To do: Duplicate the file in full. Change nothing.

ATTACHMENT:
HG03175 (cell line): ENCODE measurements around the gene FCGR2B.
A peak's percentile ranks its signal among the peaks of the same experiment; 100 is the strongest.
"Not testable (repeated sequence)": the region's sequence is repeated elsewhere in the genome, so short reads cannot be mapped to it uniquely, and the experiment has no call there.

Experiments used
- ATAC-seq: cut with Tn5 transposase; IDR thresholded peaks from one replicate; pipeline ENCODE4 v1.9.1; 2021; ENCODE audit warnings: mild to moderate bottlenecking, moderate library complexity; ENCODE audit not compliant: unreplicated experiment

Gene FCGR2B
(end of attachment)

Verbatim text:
HG03175 (cell line): ENCODE measurements around the gene FCGR2B.
A peak's percentile ranks its signal among the peaks of the same experiment; 100 is the strongest.
"Not testable (repeated sequence)": the region's sequence is repeated elsewhere in the genome, so short reads cannot be mapped to it uniquely, and the experiment has no call there.

Experiments used
- ATAC-seq: cut with Tn5 transposase; IDR thresholded peaks from one replicate; pipeline ENCODE4 v1.9.1; 2021; ENCODE audit warnings: mild to moderate bottlenecking, moderate library complexity; ENCODE audit not compliant: unreplicated experiment

Gene FCGR2B